The plaintiffs filed suit in June 2003 challenging both the 2003 Regulations as applied to a specific project and the validity of the 2003 Regulations themselves. To demonstrate standing, Earth Island filed two affidavits alleging that one organization member had repeatedly visited the project site, had plans to do so again, and would be injured if the project went forward without an opportunity for his comment. Earth Island also filed the affidavit of another member who claimed to have visited numerous National Forests and had plans to visit unidentified National Forests in California and elsewhere later that year. The affidavit further stated that the 2003 Regulations had prevented him from appealing a number of unspecified timber sales.
The parties settled their dispute regarding approval of the project that was the subject of the “as applied” challenge, and it was dismissed with prejudice. With respect to the remaining facial challenges to the 2003 Regulations, the Forest Service argued that, as a result of the settlement, Earth Island lacked Article III standing because its members were no longer threatened with an injury-in-fact.. Rejecting these arguments, The District Court rejected this defense and invalidated a portion of the 2003 Regulations, including the public notice, comment, and appeal provisions. On appeal, the Ninth Circuit partially affirmed the District Court’s decision. The Ninth Circuit found that Earth Iland had standing to pursue its procedural injury claims, even though its “as applied” challenge to the individual project was mooted by the settlement.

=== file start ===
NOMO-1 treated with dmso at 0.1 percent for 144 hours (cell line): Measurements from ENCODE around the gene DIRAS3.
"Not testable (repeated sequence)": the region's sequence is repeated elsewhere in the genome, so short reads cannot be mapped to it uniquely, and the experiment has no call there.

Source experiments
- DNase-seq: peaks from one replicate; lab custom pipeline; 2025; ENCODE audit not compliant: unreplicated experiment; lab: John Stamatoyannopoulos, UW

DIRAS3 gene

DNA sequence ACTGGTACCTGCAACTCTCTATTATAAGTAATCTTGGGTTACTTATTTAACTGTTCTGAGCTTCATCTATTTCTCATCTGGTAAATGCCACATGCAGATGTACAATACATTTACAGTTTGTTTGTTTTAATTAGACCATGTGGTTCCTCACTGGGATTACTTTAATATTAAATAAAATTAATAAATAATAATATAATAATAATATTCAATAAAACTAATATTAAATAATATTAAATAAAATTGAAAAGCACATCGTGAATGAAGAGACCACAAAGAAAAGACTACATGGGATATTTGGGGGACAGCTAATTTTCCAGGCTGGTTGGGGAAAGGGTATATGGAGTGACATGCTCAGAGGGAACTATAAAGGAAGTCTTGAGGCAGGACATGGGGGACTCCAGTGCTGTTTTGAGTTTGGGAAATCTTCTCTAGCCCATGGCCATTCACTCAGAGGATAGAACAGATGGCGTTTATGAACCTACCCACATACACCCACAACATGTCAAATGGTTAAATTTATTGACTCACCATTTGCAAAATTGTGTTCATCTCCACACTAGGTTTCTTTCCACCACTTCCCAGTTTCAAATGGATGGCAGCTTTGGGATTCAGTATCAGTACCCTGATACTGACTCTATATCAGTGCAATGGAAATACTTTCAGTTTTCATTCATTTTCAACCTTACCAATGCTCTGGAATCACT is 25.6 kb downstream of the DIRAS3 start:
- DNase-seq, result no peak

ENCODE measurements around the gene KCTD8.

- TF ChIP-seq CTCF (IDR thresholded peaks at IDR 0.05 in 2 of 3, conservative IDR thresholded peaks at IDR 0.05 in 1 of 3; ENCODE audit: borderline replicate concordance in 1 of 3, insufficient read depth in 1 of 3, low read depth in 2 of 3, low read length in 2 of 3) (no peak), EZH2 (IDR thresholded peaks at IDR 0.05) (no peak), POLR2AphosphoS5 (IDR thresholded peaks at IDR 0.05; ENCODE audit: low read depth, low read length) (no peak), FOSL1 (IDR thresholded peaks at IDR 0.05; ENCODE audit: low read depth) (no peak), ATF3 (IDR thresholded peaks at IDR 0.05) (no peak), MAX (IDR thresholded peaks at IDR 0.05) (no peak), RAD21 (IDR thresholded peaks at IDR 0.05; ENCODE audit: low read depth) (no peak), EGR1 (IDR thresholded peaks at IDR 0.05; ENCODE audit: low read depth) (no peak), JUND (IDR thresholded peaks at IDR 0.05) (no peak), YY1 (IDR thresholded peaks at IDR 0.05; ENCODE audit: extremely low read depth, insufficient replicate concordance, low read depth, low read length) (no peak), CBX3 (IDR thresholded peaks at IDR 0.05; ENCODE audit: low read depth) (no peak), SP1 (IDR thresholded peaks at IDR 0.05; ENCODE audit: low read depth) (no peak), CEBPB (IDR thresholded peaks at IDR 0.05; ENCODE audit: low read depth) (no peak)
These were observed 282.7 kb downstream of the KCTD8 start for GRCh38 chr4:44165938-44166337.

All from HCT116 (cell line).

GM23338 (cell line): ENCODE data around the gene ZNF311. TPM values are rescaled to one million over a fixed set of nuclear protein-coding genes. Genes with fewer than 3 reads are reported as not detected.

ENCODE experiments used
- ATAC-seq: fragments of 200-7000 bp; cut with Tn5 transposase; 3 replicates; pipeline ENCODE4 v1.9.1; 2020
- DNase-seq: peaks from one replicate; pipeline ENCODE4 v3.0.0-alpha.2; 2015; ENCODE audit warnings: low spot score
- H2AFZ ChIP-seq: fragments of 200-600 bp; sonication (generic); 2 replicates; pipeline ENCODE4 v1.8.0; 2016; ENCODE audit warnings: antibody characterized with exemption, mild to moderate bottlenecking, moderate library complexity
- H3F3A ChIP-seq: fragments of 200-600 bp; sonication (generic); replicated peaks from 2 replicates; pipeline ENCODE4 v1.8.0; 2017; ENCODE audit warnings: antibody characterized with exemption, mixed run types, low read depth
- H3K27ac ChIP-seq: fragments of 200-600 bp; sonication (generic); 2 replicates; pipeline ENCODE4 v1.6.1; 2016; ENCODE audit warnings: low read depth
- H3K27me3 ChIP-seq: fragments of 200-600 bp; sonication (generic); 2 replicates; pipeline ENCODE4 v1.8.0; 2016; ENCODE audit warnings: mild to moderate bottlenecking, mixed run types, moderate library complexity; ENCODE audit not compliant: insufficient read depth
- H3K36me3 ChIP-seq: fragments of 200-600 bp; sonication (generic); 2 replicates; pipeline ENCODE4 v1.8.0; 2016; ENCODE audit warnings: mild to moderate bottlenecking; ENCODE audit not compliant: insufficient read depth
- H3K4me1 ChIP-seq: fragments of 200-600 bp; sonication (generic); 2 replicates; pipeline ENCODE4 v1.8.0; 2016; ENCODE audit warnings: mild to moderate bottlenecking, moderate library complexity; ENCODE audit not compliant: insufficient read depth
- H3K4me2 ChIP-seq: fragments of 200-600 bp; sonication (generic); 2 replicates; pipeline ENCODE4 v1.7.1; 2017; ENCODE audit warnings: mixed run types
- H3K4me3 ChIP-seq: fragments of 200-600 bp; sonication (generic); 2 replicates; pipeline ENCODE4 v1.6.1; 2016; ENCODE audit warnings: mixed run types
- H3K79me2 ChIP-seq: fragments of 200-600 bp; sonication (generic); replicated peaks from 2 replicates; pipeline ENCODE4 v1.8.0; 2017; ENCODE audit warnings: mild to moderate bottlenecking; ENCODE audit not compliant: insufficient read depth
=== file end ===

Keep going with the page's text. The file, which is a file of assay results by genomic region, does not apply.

II. The Court’s Decision
Writing for the Court, Justice Scalia held that Earth Island lacked standing to pursue its facial challenges to the 2003 Regulations. The Court specifically held that neither of the affidavits established a concrete and particularized injury. To satisfy Article III standing requirements, the Court repeated what are now familiar requirements of standing. A plaintiff must demonstrate that it has suffered an injury-in-fact that is concrete, specific and actual or imminent. The injury must be fairly traceable to the challenged action. It must be likely that the injury will be redressed by the requested relief. Organizations can satisfy the “concrete and particularized injury” requirement by demonstrating that the recreational or aesthetic interests of one of its members will be affected.